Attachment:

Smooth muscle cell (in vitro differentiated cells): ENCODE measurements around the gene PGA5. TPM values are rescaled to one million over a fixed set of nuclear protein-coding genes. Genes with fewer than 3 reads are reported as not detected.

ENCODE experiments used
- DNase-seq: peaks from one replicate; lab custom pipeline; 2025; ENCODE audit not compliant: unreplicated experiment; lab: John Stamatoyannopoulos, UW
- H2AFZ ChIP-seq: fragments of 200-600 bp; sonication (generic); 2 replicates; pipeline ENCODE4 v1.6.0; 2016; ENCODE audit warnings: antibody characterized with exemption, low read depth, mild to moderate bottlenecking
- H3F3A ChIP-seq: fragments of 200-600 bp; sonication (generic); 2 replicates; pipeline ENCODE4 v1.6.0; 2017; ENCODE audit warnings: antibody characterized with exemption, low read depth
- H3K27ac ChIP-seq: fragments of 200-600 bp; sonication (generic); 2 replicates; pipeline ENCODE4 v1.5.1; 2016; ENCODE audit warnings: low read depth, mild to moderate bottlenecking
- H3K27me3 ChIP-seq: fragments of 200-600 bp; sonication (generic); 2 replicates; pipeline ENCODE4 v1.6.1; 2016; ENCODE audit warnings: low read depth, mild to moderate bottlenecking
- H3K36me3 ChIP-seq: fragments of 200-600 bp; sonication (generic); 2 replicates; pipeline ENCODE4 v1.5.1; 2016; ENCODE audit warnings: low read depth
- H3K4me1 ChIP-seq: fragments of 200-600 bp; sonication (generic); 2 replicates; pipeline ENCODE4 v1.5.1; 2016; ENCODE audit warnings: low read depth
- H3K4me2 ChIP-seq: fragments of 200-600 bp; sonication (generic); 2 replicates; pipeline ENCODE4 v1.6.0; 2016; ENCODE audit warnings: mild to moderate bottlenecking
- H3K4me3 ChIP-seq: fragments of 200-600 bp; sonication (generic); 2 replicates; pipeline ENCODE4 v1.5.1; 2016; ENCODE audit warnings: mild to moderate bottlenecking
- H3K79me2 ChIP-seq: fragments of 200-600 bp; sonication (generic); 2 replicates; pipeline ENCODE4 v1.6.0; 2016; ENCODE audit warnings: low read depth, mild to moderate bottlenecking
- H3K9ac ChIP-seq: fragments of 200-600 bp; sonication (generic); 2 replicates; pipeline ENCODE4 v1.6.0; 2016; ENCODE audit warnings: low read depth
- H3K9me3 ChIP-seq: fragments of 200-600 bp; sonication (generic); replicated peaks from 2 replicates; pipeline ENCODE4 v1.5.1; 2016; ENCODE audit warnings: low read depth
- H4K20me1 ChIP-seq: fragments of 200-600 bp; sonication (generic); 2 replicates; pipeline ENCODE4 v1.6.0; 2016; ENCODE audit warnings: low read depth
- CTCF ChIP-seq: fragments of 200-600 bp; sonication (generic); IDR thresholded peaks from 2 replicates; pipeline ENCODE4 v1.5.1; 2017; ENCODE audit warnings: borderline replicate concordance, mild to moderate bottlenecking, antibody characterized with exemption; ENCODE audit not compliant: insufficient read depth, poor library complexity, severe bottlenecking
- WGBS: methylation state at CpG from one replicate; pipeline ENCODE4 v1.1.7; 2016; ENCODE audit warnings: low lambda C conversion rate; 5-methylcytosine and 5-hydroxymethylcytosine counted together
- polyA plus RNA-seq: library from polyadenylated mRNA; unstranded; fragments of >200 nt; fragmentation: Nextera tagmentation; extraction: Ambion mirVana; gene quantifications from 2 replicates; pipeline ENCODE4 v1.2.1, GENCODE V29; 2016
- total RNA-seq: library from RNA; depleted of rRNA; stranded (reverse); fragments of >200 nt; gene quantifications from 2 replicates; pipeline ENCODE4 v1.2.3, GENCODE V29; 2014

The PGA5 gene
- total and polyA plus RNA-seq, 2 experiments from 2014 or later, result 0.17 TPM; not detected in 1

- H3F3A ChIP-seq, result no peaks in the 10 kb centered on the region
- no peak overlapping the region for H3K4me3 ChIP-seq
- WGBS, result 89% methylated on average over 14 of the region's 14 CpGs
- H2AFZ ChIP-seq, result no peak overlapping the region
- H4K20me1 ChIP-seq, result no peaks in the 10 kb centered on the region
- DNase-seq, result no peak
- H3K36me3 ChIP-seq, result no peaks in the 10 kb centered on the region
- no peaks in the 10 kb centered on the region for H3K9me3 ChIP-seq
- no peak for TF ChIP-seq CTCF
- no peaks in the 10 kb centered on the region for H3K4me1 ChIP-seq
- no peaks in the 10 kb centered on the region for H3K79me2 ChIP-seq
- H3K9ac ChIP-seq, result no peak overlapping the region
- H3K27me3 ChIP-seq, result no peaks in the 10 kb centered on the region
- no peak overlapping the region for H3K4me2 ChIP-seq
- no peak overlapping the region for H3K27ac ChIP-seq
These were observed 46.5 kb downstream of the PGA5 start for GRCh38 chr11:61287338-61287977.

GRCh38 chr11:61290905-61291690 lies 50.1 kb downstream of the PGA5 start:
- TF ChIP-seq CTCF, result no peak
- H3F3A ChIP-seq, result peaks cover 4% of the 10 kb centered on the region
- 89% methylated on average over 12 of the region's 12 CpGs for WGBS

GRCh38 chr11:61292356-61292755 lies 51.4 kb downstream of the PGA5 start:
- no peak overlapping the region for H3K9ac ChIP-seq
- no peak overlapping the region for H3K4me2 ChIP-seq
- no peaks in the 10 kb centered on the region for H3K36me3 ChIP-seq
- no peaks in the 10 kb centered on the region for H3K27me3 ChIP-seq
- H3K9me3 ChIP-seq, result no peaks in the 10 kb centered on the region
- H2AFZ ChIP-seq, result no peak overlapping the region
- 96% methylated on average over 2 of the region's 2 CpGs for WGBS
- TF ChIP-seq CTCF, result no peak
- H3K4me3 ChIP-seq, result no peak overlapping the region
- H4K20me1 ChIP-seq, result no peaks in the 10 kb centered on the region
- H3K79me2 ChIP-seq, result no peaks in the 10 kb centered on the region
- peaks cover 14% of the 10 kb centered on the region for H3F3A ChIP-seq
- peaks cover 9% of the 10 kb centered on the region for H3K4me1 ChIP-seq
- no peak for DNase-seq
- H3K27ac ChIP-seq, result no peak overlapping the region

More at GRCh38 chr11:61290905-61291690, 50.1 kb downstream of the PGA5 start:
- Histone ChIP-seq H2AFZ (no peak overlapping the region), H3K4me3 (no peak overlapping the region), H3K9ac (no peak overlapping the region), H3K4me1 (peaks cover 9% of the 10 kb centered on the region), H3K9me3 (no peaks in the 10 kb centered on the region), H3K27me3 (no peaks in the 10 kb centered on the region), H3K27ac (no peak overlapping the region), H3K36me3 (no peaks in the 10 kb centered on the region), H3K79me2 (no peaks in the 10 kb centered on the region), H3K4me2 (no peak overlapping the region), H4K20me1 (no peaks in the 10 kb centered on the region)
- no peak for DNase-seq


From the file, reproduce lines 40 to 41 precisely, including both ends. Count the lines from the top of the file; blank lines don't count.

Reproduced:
- H3F3A ChIP-seq, result peaks cover 4% of the 10 kb centered on the region
- 89% methylated on average over 12 of the region's 12 CpGs for WGBS